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State capitols face showdown over COVID powers and spending

JEFFERSON CITY, Mo. (AP) — State lawmakers across the country will convene in 2021 with the continuing COVID-19 pandemic rippling through much of their work — even affecting the way they work.

After 10 months of emergency orders and restrictions from governors and local executive officials, some lawmakers are eager to reassert their power over decisions that shape the way people shop, work, worship and attend school.

They also will face virus-induced budget pressures, with rising demand for spending on public health and social services colliding with uncertain tax revenue in an economy that is still not fully recovered from the pandemic.

“COVID will frame everything,” said Tim Storey, executive director of the National Conference of State Legislatures.

The virus even will affect the mechanics of making laws. Some legislatures will allow their members to vote remotely, instead of gathering in tightly packed chambers. Temperature checks, health screenings, Plexiglas dividers and socially distanced seating are planned in some capitols.

Lawmakers will be meeting as COVID-19 vaccines are being distributed, first to medical workers and high-risk groups such as the elderly. That may spark debates in some states about whether the distribution plans should be subject to legislative approval and whether workplaces and institutions can require people to receive the shots.

All 50 states are scheduled to hold regular legislative sessions in 2021. In many, it will mark their first meeting since the November elections in which Republicans again secured statehouse supremacy. The GOP will control both legislative chambers in 30 states compared with 18 for Democrats. Minnesota is the only state where Republicans will control one chamber and Democrats the other. Nebraska’s legislature is officially nonpartisan.

Though many of the bills seeking to limit gubernatorial powers are coming from Republicans, Storey said there are bipartisan frustrations among lawmakers. He expects well over half the legislatures to flex their authority by holding oversight hearings, reviewing administrative rules and passing bills aimed at limiting the emergency powers of governors during the pandemic.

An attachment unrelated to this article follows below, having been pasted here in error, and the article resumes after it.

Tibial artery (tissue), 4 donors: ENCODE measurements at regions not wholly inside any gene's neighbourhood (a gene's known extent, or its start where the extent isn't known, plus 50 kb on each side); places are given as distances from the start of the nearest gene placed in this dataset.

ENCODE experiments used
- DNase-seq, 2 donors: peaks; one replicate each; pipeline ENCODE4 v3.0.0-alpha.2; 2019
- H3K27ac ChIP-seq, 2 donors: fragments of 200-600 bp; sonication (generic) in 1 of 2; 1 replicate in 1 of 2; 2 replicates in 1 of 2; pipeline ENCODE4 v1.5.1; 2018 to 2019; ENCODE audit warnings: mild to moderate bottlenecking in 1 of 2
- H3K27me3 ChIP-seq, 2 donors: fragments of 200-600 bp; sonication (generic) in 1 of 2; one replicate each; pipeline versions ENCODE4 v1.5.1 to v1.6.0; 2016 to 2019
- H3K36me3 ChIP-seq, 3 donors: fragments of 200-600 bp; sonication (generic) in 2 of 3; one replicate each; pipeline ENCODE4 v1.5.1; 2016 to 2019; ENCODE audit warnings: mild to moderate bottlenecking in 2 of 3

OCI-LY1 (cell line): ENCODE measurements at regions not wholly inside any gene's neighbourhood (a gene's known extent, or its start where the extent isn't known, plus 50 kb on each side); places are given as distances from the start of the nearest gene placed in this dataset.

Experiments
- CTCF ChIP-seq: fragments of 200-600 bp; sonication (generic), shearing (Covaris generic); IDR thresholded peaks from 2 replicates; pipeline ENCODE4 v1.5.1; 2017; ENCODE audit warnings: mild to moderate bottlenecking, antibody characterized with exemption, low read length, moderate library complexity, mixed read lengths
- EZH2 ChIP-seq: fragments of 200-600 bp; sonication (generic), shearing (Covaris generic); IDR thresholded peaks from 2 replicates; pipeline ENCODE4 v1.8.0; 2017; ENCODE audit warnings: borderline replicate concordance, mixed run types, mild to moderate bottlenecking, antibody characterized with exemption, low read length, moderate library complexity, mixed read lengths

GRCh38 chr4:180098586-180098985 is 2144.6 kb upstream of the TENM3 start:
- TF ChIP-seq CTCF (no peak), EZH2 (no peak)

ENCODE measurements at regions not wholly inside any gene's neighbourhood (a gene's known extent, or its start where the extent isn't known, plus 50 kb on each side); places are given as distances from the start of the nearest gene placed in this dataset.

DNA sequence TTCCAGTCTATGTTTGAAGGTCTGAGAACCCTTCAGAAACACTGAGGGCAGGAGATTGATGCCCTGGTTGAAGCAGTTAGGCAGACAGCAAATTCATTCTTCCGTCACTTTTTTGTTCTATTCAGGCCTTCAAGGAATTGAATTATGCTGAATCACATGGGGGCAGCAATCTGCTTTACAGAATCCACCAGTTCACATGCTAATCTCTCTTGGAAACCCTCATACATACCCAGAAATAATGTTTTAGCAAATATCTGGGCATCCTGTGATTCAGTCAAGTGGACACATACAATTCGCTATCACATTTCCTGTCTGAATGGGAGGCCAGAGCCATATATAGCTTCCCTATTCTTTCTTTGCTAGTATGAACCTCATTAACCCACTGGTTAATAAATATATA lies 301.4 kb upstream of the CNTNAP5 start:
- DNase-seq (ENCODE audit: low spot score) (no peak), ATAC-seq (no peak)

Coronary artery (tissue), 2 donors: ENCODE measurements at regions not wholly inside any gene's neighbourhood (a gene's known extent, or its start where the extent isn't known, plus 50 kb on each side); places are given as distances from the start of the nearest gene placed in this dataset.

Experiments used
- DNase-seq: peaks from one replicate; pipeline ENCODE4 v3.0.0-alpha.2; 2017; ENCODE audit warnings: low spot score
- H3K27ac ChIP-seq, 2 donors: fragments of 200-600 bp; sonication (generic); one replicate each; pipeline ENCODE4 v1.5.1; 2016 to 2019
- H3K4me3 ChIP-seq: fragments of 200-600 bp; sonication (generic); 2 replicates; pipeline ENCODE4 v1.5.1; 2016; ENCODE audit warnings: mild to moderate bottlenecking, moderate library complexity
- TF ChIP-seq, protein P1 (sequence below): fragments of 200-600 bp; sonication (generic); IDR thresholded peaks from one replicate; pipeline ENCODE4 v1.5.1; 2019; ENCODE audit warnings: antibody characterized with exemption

The pushback is occurring even in states where the legislature and governor’s office are controlled by the same party.

One of the hottest topics in the GOP-led Arkansas Legislature will be whether to support the state’s disaster declaration, which has been used by Republican Gov. Asa Hutchinson to impose a mask mandate, capacity limits and other restrictions aimed at curbing the spread of the virus.

The GOP supermajority in the Tennessee Legislature has created a panel to study gubernatorial emergency powers and has come up with a number of suggestions to allow lawmakers to end, override or have the final say on the extension of a health-related state of emergency or executive order.

In Missouri, Republican lawmakers who hold large majorities in both chambers already have filed about a dozen bills that would limit the authority of state or local officials to impose restrictions.

One bill by state Sen. Bob Onder, a respiratory physician, would bar local health orders from lasting more than 30 days and require a two-thirds vote of the local governing body for rules extending beyond one week. His bill also would prohibit restrictions on religious activities that are greater than what others are facing.

Onder said he provided testimony for court cases challenging restrictions on churches and synagogues in California, New Jersey and New York. He also has opposed a local order by the St. Louis County executive prohibiting indoor dining at restaurants.

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